London taxi becomes a hotel for Olympic visitors
In preparation for the biggest sporting event to have hit London in many years, the city is getting inventive.
Bin men and road sweepers are being turned into tour guides, trained to provide customer service and to offer pocket-sized maps to visitors who have no idea where they are.
"Our street sweepers and bin men are some of the friendliest faces in town. So much so, that as well as keeping the city clean, they often become the unofficial tour guides for London," said councilor Ed Argar, cabinet member for city management and transport.
And one entrepreneurial cabbie is hoping to offset a loss in earnings due to Olympic-oriented traffic restrictions, by converting his taxi into a hotel.
David Weekes, a full-time cab driver has transformed his iconic black cab into a hotel for one, available to rent for £50 (US$78.50) a night.
The taxi comes with a "memory foam" mattress, pillow, duvet, a bedside lamp and a Paddington Bear teddy.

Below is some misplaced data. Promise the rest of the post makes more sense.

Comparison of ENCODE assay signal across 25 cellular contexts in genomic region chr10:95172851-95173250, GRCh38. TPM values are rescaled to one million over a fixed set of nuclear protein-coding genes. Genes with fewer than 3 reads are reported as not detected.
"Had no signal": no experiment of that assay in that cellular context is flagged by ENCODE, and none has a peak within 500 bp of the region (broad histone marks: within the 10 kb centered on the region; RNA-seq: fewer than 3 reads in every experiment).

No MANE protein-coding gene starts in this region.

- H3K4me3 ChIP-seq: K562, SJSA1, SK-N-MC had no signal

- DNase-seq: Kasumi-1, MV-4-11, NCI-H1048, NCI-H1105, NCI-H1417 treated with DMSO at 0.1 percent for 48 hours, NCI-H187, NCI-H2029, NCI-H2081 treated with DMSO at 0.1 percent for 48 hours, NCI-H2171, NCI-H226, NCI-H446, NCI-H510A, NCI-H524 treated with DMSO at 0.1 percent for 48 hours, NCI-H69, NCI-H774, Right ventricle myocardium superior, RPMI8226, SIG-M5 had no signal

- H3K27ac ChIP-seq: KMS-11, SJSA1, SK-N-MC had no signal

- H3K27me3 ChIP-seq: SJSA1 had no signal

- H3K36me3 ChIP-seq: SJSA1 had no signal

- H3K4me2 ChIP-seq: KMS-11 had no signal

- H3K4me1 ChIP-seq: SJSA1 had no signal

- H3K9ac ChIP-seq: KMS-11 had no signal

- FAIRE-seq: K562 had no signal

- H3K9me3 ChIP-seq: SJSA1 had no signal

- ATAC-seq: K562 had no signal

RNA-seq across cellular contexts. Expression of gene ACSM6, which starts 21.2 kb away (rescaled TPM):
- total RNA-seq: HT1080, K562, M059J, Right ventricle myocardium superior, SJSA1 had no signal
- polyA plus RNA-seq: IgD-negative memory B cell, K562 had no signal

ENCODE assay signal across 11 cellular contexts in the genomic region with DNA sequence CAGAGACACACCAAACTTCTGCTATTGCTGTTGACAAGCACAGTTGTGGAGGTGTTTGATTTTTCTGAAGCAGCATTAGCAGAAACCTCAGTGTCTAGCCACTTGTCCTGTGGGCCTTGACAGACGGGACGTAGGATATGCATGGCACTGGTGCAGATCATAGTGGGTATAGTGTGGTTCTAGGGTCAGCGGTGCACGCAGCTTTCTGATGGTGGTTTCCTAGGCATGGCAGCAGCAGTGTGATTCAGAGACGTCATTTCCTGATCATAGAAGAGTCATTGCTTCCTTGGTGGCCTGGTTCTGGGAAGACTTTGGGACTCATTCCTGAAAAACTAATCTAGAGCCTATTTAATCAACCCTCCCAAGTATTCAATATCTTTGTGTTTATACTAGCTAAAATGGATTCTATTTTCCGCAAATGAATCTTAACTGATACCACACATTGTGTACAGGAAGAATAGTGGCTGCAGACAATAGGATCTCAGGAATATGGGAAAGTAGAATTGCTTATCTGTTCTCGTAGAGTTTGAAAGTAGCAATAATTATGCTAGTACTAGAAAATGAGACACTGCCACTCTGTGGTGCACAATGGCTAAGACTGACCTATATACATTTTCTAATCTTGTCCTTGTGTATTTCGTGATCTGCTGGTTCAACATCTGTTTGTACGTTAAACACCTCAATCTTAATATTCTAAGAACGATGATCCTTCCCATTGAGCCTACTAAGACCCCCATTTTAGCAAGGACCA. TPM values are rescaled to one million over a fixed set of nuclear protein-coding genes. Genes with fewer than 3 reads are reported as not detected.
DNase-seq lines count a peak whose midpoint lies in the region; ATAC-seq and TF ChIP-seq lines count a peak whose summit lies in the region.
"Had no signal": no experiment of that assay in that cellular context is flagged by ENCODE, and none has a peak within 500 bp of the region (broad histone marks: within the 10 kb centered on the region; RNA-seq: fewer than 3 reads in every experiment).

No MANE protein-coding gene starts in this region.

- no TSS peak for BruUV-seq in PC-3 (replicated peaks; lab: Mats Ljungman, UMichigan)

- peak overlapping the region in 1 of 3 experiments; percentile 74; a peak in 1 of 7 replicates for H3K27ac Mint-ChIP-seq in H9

It also offers a solar-powered fridge, a radio, an iPad and camping chairs and a portable table on request.
But Weekes does have two rules: no smoking and no pets.
Weekes hopes to make "a few hundred pounds" from his initiative, and says it offers visitors a true local perspective on London.
"I'm offering the authentic London experience -- I know this city like the back of my hand so I can give you knowledge that you may not get from staying in a normal hotel room. It’s definitely different -- not many people can claim to have slept overnight in a black cab," he said.
Guests will be left alone in the evenings and will have to tidy up in the morning so Weekes can go to work.
The cab can be left anywhere the guest wishes, as long as it is a legally permissible area. Outside Weekes' house is also a possible option, where the bathroom would be easily accessible.
The cab-otel is available to book on accommodation site Wimdu -- click here for the listing.